Ground Beef Turned Brown? This is Why!

Feeling disappointed seeing your ground beef turned brown when taking it out from the fridge?

Do you hesitate to use it for making comforting soup or tacos because it might be unsafe to eat?

No worries, you’re not alone; we understand how you feel. Beef turning brown even when stored inside the refrigerator doesn’t mean it’s rotten.

Changes in the beef’s color don’t convey that the meat has gone bad. If that’s the case, why is ground beef turning brown?

The ground beef turns brown once it’s exposed to oxygen. This is the same condition that happens to eggplants, avocadoes, and apples when exposed to fresh air.

Find out more about this topic by browsing the article below.

Why Does Ground Beef Turn Brown?

Ground Beef

Have you noticed that ground beef usually turns brown once you store it in the fridge?

It’s essential to know that ground meat contains proteins called myoglobin.

When you keep the meat inside the fridge, it’s not exposed to oxygen anymore, altering its color and becoming brownish.

The brownish-red color of the ground meat takes place due to metmyoglobin. This color emerges when the myoglobin interacts with the store lighting in the fridge.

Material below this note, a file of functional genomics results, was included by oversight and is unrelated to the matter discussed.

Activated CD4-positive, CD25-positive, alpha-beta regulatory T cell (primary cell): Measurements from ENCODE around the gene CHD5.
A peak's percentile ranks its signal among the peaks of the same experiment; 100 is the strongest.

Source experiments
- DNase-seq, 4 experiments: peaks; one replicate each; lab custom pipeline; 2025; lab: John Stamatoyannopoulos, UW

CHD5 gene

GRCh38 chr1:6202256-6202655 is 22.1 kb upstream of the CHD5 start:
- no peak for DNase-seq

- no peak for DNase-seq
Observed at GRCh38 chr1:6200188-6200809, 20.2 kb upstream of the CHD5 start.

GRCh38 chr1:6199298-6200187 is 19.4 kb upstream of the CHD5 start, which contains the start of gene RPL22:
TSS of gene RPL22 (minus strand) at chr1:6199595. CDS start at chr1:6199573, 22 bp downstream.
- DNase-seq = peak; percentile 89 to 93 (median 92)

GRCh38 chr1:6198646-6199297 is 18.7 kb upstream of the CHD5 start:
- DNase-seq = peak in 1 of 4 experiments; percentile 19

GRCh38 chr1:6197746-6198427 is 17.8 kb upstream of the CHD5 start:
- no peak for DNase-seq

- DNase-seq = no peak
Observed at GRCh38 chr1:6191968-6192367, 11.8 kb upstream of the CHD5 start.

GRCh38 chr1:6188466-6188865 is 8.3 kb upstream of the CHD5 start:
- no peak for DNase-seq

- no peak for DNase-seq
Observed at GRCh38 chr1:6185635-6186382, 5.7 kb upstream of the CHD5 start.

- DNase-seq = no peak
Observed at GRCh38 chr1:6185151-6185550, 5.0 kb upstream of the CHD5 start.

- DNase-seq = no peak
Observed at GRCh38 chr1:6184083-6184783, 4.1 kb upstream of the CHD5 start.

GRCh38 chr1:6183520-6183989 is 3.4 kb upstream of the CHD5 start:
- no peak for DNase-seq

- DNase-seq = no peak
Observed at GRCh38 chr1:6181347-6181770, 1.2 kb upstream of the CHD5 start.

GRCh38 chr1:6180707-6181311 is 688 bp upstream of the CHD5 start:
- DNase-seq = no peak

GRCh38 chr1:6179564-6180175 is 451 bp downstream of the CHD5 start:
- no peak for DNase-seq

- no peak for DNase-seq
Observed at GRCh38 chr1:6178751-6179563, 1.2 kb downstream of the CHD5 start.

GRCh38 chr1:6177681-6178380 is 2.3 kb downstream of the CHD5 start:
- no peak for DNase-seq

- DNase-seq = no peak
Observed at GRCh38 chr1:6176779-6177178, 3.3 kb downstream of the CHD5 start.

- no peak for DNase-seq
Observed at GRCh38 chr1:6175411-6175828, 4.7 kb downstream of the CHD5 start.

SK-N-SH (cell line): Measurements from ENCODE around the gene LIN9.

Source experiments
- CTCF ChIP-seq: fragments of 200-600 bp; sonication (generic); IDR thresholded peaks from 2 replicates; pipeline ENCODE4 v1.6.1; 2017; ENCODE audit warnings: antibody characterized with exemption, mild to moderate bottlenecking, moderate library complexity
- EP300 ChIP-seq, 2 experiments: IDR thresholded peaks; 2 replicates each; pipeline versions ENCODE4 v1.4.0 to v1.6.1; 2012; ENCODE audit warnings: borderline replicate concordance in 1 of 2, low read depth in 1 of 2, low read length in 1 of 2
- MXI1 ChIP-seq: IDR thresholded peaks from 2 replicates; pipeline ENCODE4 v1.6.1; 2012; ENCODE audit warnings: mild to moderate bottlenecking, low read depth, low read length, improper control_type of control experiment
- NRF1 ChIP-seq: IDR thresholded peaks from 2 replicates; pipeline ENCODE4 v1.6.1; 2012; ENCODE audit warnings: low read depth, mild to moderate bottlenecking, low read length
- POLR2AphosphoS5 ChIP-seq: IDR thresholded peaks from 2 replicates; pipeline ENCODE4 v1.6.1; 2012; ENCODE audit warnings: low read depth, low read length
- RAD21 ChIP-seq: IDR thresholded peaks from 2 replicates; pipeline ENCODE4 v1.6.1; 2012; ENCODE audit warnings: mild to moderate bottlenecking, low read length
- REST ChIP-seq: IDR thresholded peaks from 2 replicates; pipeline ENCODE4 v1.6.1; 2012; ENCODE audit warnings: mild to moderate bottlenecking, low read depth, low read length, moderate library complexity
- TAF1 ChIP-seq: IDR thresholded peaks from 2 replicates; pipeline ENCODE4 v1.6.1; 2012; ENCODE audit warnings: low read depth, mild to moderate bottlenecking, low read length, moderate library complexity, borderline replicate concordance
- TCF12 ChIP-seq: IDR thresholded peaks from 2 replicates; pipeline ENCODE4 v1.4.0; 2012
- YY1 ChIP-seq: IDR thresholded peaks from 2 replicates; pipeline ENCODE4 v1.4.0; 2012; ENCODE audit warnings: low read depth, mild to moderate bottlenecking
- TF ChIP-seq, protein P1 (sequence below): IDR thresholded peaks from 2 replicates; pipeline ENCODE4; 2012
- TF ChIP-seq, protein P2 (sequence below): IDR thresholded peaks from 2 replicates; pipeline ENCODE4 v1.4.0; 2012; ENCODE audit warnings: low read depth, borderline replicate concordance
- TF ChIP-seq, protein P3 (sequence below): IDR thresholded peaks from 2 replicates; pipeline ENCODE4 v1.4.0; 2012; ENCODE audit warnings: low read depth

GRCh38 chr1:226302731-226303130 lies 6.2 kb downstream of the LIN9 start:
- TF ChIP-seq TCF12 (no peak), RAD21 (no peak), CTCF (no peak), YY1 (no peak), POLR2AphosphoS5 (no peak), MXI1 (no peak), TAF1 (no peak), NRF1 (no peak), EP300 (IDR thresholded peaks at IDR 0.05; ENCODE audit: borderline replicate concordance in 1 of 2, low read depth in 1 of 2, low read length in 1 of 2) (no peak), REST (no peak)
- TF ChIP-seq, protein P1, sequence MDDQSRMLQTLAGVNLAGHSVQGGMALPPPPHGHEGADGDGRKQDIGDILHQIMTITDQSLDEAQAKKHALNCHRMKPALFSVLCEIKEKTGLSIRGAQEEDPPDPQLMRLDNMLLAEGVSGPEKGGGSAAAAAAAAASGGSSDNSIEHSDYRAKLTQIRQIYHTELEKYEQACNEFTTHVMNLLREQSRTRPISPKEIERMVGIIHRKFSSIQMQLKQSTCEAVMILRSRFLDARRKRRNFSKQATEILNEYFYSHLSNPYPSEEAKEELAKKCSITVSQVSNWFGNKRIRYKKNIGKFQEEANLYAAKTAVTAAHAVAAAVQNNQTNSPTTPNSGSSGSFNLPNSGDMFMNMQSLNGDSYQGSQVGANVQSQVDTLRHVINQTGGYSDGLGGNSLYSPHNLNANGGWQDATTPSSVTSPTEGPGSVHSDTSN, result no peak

Regardless, don’t throw the brown meat away if it doesn’t show other indications it is rotten.

Similarly, avoid storing the ground meat inside the refrigerator for an extended period.

Doing so won’t only make it even more brownish, but it will also affect its flavor. Storing the ground beef in the fridge will only cause the fat to oxidize more, resulting in flavorless meat.

At best, store the meat for at least two to three days to preserve its flavor and keep it from contamination.

Is It Safe to Consume Ground Beef That Has Turned Brown?

Beef

Fortunately, eating ground beef that has turned brown is okay so long as you carefully check the other spoilage signs when handling meat.

Change in the meat’s color alone is not the sole indication that it’s rotten.

It’s advisable to store the ground beef in the fridge to preserve its quality, freshness, and flavor and, more importantly, inhibit food contamination.

Remember, prolonging the meat’s storage will most likely spoil it.

And, if you see some signs, such as slimy texture, strange odor, and severe discoloration, it’s high time to toss the ground beef away.

These signs determine that the meat is no longer safe to eat, and consuming it will only cause food poisoning, putting your health at risk.

Meanwhile, if you accidentally consume brown ground meat and feel specific symptoms, such as diarrhea, stomachache, headache, and vomiting, there’s a greater likelihood of consuming contaminated meat.

Therefore, to prevent these unfortunate incidents, purchase ground beef from reputable sellers, check its expiration date, and thoroughly inspect its quality.

In particular, ground beef is a staple food, and it’s perishable.

Hence, it is vital to be vigilant of the spoilage indications before consuming it.

Adhering to food safety is one great way of keeping you and your loved ones safe and protected from foodborne illnesses.